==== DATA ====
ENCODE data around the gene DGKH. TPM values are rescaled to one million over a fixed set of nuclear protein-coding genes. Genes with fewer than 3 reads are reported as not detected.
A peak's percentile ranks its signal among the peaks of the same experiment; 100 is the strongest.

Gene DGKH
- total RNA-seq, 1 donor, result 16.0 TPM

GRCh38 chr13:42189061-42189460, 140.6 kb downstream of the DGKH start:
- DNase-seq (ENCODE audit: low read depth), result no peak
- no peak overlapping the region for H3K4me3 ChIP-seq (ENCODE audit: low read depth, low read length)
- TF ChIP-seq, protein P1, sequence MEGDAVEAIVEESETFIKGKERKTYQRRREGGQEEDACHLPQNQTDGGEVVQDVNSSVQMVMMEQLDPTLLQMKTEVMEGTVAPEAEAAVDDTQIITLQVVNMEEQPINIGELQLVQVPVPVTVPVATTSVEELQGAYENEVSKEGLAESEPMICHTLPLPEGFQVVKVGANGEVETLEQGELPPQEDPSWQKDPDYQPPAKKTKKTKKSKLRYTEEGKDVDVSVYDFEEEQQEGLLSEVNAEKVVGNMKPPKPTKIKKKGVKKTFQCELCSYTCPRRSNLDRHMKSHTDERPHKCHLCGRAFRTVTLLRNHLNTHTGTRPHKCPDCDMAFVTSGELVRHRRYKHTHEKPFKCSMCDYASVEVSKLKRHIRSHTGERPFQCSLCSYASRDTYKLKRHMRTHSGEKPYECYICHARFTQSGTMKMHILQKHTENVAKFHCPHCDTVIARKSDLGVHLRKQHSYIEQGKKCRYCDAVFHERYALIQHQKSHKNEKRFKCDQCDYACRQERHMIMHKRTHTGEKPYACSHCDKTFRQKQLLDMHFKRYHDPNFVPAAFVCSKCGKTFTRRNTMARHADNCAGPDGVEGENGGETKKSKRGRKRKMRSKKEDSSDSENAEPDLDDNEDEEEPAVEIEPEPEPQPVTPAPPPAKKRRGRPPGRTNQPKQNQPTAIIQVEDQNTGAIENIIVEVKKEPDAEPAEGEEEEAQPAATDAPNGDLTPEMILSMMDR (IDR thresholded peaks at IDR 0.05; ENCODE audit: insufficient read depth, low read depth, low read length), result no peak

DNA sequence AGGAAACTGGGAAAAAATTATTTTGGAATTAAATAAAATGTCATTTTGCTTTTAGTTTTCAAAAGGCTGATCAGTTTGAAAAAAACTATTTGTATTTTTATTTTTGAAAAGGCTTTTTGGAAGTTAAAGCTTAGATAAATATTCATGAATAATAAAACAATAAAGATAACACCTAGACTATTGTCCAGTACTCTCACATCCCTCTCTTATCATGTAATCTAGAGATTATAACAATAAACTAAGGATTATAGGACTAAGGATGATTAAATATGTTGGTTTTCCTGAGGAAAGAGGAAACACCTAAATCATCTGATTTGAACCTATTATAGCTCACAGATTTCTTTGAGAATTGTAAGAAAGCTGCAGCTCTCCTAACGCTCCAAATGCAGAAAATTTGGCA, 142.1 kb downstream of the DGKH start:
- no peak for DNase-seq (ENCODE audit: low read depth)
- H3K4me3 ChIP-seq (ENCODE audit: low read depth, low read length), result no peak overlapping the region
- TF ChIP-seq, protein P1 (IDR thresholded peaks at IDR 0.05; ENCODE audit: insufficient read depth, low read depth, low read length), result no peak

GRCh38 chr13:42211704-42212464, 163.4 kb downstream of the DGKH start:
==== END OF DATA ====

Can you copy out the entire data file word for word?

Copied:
ENCODE data around the gene DGKH. TPM values are rescaled to one million over a fixed set of nuclear protein-coding genes. Genes with fewer than 3 reads are reported as not detected.
A peak's percentile ranks its signal among the peaks of the same experiment; 100 is the strongest.

Gene DGKH
- total RNA-seq, 1 donor, result 16.0 TPM

GRCh38 chr13:42189061-42189460, 140.6 kb downstream of the DGKH start:
- DNase-seq (ENCODE audit: low read depth), result no peak
- no peak overlapping the region for H3K4me3 ChIP-seq (ENCODE audit: low read depth, low read length)
- TF ChIP-seq, protein P1, sequence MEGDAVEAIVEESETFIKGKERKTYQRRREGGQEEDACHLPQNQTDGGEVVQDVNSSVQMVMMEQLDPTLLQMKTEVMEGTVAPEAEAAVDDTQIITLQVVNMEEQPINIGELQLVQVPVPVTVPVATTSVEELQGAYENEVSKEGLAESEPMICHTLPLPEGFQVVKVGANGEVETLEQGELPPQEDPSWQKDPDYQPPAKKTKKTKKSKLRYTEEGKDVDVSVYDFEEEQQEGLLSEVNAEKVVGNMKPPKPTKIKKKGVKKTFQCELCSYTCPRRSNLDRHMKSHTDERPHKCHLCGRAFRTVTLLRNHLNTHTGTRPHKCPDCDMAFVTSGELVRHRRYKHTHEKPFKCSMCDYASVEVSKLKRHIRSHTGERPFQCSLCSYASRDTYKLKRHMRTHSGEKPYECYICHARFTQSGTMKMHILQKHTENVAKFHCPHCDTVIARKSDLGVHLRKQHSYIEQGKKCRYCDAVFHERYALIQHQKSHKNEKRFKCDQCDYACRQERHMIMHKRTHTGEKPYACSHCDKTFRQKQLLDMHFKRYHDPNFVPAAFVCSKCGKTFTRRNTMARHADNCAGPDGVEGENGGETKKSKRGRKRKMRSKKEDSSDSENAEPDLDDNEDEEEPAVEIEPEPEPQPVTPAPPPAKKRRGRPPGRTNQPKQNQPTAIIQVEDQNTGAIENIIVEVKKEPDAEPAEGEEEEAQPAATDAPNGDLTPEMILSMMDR (IDR thresholded peaks at IDR 0.05; ENCODE audit: insufficient read depth, low read depth, low read length), result no peak

DNA sequence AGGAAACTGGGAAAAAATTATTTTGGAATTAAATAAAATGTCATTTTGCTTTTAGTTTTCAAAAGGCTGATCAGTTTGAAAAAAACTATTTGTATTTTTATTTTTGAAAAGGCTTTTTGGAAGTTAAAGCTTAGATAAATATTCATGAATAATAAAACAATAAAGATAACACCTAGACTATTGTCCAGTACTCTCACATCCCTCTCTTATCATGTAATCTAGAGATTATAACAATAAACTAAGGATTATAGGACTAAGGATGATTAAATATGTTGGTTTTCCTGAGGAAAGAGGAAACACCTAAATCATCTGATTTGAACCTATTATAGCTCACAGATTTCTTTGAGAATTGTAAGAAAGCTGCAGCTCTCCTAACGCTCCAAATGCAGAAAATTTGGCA, 142.1 kb downstream of the DGKH start:
- no peak for DNase-seq (ENCODE audit: low read depth)
- H3K4me3 ChIP-seq (ENCODE audit: low read depth, low read length), result no peak overlapping the region
- TF ChIP-seq, protein P1 (IDR thresholded peaks at IDR 0.05; ENCODE audit: insufficient read depth, low read depth, low read length), result no peak

GRCh38 chr13:42211704-42212464, 163.4 kb downstream of the DGKH start: